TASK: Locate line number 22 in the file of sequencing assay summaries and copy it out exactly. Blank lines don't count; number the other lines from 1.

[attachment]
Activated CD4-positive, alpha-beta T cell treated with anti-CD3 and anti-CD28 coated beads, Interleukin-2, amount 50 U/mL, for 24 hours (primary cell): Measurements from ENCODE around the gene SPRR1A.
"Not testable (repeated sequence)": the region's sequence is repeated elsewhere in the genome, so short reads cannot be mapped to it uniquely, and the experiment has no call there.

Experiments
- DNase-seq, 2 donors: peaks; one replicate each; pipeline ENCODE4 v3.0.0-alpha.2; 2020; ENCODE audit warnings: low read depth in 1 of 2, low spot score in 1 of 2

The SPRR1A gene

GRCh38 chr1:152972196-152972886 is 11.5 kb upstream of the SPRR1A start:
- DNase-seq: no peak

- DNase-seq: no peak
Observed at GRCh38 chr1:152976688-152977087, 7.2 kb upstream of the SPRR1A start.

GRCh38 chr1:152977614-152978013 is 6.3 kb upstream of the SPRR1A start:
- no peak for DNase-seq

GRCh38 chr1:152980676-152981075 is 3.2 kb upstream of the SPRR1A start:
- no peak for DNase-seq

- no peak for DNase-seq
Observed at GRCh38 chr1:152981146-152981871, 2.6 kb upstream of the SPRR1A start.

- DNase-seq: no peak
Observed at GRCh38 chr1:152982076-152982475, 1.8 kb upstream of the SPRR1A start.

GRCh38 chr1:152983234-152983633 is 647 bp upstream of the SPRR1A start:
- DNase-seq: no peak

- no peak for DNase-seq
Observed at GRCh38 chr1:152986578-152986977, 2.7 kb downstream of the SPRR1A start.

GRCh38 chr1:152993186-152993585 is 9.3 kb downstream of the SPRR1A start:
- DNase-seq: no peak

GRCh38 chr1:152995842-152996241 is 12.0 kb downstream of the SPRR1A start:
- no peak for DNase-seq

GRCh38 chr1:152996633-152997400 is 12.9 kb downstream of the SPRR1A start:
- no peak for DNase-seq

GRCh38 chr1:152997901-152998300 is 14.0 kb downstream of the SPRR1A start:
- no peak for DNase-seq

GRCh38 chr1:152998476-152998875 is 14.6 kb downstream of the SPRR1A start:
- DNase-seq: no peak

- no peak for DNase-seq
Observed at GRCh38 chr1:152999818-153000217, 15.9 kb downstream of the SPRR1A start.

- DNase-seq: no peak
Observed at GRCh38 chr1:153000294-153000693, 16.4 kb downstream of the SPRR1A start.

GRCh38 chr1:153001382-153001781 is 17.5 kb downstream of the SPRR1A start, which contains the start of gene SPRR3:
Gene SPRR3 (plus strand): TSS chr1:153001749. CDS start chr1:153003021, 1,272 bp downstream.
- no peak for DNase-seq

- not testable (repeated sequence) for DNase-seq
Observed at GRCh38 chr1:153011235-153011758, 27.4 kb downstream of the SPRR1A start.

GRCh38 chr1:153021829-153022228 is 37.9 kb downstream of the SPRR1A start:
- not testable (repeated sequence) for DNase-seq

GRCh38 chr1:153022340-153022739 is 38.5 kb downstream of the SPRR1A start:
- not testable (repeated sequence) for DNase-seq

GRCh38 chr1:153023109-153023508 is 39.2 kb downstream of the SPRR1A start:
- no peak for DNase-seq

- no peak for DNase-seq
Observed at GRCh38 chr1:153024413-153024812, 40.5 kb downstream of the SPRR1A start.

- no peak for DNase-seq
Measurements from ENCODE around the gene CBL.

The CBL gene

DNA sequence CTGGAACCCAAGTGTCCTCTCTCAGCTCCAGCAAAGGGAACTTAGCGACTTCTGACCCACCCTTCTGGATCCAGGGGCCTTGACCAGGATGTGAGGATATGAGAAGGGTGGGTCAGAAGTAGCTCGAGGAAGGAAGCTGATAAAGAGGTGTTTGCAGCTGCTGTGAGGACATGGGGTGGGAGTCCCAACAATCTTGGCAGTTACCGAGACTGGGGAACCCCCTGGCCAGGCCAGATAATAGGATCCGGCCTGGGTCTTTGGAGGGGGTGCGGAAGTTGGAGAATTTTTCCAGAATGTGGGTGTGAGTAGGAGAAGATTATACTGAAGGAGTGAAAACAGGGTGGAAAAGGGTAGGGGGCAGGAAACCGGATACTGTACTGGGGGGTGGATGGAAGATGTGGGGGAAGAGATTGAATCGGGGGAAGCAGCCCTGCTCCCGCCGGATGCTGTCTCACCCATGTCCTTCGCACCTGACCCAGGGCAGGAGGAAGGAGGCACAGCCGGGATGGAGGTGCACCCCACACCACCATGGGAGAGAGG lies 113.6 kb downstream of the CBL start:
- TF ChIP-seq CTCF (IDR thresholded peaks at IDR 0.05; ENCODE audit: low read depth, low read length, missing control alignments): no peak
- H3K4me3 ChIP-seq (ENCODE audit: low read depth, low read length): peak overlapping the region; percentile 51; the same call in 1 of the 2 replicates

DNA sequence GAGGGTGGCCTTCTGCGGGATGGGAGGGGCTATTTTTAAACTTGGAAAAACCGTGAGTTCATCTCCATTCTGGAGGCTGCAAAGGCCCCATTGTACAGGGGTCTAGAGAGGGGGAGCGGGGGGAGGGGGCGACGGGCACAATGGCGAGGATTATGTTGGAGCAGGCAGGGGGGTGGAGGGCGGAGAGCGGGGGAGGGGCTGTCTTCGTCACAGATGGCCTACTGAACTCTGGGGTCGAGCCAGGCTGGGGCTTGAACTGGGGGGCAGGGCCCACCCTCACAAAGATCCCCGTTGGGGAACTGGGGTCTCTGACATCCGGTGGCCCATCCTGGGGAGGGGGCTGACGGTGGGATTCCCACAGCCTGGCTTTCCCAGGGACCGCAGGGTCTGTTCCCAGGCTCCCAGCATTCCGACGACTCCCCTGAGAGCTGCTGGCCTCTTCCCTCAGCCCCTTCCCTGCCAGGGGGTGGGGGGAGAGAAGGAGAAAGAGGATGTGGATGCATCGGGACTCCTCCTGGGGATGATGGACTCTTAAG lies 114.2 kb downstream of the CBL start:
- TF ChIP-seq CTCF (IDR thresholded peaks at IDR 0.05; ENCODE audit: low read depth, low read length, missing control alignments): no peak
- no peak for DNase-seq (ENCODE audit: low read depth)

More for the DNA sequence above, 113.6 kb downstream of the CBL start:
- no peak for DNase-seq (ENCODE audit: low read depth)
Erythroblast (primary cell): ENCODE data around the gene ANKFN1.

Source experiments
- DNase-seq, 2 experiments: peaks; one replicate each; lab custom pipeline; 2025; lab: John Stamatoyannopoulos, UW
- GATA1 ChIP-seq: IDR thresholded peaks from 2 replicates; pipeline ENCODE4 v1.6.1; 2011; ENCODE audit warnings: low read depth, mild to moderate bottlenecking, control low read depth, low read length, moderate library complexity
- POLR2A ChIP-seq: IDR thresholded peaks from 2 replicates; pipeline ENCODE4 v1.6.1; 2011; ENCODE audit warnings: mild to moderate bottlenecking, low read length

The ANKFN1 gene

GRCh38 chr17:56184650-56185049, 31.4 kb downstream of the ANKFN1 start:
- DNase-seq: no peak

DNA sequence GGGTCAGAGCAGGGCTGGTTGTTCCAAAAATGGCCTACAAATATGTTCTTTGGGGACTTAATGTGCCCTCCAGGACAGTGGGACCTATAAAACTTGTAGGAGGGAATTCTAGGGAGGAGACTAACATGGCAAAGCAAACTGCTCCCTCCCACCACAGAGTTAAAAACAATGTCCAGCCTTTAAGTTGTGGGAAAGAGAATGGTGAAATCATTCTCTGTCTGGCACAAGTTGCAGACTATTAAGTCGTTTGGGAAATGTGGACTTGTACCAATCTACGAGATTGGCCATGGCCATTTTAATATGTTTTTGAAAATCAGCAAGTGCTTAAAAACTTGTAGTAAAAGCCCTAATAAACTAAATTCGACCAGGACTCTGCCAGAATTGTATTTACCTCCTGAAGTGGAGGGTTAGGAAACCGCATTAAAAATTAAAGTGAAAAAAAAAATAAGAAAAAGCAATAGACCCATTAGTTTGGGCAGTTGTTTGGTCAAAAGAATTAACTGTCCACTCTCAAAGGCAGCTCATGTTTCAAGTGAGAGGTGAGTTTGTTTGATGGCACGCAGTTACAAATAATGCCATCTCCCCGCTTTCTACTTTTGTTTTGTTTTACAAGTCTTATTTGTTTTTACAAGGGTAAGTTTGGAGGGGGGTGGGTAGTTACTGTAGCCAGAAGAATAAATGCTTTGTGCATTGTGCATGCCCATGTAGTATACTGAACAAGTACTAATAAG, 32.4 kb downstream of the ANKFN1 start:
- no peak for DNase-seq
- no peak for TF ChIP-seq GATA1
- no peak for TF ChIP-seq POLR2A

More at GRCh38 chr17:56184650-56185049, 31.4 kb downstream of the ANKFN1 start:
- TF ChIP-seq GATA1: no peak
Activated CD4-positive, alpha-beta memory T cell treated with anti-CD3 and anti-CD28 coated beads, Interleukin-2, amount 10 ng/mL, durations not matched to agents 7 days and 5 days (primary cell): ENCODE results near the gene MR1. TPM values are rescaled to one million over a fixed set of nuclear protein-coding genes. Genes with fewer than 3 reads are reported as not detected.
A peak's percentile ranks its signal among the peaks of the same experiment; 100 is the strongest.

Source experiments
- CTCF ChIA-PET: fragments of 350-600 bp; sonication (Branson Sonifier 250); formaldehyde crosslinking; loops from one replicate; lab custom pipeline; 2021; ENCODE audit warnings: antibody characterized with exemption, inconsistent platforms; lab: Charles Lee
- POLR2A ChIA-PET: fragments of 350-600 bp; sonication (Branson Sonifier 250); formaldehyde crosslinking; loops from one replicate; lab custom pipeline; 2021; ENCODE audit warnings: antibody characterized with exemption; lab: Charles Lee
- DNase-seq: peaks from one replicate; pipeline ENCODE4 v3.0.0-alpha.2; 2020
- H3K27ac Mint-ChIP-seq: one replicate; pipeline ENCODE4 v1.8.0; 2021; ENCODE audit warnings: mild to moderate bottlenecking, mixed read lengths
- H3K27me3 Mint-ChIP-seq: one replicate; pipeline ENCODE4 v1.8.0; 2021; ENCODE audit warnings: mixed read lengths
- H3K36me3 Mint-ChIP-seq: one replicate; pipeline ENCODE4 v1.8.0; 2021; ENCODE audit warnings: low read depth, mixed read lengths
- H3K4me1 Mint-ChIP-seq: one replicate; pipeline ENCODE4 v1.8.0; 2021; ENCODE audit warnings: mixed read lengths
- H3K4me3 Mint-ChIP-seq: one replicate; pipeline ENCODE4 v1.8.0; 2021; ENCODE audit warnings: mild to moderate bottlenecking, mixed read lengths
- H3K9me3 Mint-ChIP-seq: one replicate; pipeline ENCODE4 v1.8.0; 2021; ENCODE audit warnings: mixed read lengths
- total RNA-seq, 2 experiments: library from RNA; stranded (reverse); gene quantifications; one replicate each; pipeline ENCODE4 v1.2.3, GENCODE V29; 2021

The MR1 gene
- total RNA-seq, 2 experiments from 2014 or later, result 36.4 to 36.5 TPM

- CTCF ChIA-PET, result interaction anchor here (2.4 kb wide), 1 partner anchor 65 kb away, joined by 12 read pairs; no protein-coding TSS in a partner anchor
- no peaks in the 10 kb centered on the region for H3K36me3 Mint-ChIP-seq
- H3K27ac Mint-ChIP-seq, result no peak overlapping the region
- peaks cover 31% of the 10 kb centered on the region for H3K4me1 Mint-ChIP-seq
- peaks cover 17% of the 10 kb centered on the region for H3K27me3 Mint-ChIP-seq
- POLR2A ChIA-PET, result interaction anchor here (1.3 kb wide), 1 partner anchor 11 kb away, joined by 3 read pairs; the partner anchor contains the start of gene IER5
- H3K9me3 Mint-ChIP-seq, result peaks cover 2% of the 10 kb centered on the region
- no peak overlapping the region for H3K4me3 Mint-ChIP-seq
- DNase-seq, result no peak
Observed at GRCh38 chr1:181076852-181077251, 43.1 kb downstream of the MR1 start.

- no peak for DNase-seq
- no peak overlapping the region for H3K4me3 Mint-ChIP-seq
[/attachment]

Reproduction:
GRCh38 chr1:152993186-152993585 is 9.3 kb downstream of the SPRR1A start: